This one came from a sucker in my friend’s yard 12 years ago.  I would really hate to lose it because it’s evergreen and a nice shape.  Plus, it provides a thick shade.

earlyearlyspring7Although I couldn’t see them, inside the tree bees were loudly buzzing.

earlyearlyspringdIn the field between the house and the barn is this jumble of small shrubs.  The blooming Algarita (Mahonia trifoliolata) caught my eye.

earlyearlyspring4To the right of it is a Mesquite, I think.  When they leaf out, that is an omen that there will be no more freezes this winter.  It doesn’t have a single leaf on it.

earlyearlyspringeThe shape of the Algarita leaves with the sharp tips are pretty, but those and their thorns make it a look, don’t touch bush.  Some brave souls gather the berries for tea jelly.

earlyearlyspringaSpotted a few Sweet Williams or Prairie Verbenas the other day as we were out walking.  Their toughness makes me smile.  In a few weeks, there will be clusters of them in all the fields.

earlyearlyspring9Last fall we scrapped a place in the field to plant wildflower seeds.  The directions from the owner of Wild Seed Farms in Fredricksburg were to rough up the ground, toss the seeds, and then move the top soil around a little.  Soon we’ll know if we were successful.

earlyearlyspring8I’m thinking or hoping that the little plant in the center of this picture is a Bluebonnet.  The leaves look right.

earlyearlyspringfAlso, in that field are rows of Irises.  These were planting years ago.  Some years there are lots of flowers.  Other years, not so much.  I’m not as faithful about fertilizing them as I used to be.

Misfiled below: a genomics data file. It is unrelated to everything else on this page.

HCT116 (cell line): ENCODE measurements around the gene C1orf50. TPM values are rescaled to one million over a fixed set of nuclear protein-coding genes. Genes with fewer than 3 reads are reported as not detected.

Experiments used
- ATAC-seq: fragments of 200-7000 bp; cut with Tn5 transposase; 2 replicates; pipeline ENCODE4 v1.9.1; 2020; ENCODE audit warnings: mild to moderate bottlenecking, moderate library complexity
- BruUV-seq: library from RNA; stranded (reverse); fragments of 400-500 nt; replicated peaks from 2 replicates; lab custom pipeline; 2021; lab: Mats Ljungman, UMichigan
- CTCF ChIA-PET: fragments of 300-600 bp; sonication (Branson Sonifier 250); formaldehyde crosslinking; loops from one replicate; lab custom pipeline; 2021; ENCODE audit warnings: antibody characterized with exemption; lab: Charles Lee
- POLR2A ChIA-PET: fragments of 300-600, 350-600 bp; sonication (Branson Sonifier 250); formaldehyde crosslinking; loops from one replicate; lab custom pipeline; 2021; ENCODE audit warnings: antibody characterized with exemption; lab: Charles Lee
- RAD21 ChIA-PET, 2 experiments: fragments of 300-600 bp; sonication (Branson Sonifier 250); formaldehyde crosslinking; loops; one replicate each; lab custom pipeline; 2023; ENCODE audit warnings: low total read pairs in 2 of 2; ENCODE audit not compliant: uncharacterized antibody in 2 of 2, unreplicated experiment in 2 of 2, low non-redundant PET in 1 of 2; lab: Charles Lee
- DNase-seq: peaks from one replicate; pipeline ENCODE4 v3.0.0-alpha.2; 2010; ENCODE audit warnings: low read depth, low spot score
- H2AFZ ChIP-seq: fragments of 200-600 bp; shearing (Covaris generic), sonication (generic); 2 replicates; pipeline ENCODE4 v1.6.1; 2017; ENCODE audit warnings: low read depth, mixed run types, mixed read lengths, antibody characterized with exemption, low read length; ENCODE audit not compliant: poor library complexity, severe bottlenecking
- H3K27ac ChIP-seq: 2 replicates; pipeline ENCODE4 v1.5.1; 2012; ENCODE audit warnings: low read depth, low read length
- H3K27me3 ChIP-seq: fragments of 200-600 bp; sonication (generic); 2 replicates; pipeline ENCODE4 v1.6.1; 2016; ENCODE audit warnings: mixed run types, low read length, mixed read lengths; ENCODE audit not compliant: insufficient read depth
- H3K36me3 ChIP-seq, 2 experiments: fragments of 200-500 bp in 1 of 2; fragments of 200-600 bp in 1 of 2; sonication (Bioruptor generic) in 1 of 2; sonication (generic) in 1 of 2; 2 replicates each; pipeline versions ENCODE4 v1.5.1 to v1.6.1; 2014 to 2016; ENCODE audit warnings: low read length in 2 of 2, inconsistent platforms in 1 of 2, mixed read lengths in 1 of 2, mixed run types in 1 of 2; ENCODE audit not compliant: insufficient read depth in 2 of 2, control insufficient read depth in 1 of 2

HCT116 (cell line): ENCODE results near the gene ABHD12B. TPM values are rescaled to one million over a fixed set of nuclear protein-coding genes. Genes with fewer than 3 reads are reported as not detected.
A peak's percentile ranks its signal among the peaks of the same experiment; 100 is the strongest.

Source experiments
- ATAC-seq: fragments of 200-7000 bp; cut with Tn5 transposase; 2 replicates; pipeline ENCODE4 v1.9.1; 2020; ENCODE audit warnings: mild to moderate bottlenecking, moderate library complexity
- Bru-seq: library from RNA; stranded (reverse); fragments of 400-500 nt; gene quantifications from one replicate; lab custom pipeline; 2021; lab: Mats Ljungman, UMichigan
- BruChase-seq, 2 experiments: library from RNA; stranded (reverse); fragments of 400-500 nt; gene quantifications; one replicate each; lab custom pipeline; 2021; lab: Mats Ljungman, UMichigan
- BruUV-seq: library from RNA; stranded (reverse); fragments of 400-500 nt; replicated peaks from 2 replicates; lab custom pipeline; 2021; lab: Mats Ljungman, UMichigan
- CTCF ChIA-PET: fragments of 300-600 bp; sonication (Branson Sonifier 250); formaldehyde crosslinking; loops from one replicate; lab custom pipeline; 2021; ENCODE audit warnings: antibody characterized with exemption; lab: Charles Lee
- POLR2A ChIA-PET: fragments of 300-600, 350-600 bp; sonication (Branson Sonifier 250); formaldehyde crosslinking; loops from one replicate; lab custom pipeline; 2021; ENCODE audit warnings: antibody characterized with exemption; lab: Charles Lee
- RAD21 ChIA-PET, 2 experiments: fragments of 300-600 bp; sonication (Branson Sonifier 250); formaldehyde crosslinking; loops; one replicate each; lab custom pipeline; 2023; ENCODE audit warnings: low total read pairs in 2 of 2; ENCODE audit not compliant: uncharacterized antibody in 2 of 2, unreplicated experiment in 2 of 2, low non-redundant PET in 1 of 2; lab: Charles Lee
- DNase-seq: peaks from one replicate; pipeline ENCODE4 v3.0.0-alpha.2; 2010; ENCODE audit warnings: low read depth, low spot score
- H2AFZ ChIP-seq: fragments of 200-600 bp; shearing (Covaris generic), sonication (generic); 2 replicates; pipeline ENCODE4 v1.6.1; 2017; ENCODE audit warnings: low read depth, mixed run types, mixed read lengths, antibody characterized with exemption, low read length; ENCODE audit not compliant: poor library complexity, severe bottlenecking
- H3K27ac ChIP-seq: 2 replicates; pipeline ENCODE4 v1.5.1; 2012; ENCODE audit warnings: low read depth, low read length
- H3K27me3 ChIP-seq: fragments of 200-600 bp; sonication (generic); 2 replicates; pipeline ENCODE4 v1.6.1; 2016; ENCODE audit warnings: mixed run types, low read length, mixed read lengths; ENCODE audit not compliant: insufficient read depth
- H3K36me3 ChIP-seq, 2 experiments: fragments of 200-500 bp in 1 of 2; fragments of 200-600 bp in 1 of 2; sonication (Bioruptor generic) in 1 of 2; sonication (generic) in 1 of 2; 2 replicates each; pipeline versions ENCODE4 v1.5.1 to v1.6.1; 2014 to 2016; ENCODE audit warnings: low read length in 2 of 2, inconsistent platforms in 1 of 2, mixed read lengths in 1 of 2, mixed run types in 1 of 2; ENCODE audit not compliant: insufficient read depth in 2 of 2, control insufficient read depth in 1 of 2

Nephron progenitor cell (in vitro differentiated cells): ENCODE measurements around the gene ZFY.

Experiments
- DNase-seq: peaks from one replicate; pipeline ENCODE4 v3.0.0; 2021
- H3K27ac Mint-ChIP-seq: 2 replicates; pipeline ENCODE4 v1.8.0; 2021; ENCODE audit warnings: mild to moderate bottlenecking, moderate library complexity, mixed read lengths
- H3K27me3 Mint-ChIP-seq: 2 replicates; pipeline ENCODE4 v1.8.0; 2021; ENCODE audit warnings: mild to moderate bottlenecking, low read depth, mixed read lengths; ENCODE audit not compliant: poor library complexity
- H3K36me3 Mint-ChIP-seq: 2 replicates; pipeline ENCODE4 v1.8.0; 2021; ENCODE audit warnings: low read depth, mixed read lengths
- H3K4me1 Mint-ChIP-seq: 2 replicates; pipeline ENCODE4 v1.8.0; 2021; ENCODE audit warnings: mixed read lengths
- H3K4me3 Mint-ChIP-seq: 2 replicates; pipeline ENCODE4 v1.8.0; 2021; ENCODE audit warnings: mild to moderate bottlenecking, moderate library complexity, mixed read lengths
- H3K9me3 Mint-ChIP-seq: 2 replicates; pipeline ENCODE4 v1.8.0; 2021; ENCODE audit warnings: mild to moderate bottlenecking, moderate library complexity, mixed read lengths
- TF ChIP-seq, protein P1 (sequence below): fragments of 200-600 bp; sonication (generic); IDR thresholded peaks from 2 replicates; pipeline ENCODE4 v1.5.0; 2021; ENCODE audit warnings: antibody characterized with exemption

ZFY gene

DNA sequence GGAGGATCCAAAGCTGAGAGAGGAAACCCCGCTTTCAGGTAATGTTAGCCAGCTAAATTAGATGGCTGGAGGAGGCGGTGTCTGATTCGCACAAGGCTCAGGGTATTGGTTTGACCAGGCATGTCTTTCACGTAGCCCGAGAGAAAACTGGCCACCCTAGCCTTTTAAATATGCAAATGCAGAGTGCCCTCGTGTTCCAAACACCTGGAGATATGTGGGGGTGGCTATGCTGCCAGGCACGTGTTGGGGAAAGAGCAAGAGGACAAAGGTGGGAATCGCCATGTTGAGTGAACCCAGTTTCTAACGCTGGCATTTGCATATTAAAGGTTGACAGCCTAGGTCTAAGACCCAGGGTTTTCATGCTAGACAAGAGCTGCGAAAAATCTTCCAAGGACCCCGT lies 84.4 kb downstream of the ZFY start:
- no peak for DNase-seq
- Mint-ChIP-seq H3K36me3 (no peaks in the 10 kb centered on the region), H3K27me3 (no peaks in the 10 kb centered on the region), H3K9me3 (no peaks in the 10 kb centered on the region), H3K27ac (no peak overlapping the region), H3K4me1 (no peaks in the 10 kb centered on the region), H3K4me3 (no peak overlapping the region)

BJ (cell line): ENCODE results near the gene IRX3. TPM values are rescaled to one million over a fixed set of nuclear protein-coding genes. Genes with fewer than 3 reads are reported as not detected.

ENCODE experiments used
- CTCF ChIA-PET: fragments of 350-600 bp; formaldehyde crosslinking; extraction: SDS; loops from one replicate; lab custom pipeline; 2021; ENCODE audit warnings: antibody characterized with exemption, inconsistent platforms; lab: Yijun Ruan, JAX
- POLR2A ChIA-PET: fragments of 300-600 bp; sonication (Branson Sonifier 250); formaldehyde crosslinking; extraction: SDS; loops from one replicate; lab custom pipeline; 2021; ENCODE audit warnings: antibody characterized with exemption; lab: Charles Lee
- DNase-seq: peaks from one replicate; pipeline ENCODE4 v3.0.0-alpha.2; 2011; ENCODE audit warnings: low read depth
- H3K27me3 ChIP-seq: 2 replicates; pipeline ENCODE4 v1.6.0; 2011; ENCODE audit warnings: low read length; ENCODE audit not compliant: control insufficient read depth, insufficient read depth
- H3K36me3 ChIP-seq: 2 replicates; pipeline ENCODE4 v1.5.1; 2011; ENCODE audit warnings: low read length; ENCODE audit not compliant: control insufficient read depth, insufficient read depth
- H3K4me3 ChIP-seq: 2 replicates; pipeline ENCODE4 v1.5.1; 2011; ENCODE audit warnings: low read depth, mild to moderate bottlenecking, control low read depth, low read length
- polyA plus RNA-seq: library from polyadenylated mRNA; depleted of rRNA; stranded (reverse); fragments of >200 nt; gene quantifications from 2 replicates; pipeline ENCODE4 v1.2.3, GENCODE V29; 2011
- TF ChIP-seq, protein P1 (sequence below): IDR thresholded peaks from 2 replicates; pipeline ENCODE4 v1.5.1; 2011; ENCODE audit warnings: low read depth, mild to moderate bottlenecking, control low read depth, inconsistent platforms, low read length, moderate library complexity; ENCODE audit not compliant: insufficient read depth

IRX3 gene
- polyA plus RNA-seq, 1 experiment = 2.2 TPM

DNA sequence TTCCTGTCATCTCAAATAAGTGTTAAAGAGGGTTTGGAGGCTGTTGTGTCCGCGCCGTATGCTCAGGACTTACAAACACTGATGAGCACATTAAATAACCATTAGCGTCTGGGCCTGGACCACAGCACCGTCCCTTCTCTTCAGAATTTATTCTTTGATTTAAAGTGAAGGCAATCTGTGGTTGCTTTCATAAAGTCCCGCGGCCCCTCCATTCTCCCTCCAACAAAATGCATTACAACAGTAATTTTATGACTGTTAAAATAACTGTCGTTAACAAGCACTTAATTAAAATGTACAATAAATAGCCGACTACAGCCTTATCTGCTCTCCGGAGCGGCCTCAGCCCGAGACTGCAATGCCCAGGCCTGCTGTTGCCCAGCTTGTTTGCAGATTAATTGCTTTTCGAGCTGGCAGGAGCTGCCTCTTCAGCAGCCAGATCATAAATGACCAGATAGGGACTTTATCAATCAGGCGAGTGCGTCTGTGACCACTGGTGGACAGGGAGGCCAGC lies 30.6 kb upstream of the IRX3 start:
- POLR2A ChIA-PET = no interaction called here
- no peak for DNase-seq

Guarding them is a vulture made from a shovel.  I found this at a second hand place in Brownwood.  It’s call This Old House and is on the highway 279 to Brownwood Lake.  They have several pots and yard art pieces as well as furniture and knick-knacks.

“Your value does not decrease based on someone’s inability to see your worth.”   unknown

A Walk Following Freezes

One sunny afternoon a couple of weeks ago, we took a walk through some pastures.

winterwalkLots of tall dried Broomweed (Gutierrezia sarothrae) or Broom snakeweed to get through.  Fortunately, cows had made a passable path.

Bloomweed is a prenniel with small yellow flowers from June to October.  It can take over pastures preventing grasses from growing.

It is also toxic to cattle, sheep, and goats.  So Broomweed is not a desirable plant.

winterwalk2Lots of dead grasses shine in the late afternoon sun.

winterwalk3An old plow use to till the soil.  I think.

winterwalk4Don’t know what decade this is from.

winterwalk5Garden chairs like this rusting one can often be seen in “antique” stores.

winterwalk8

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winterwalk9This tiny Prairie Verbena still blooming was a surprise.  They are hardy, though.

winterwalkaA Live Oak that has succumbed to Oak Wilt.  A sad reality that is widespread in Texas.

winterwalkb Agarita (Mahonia trifoliolata) is an evergreen.  I recently read that it’s a good barrier shrub because it is so prickly.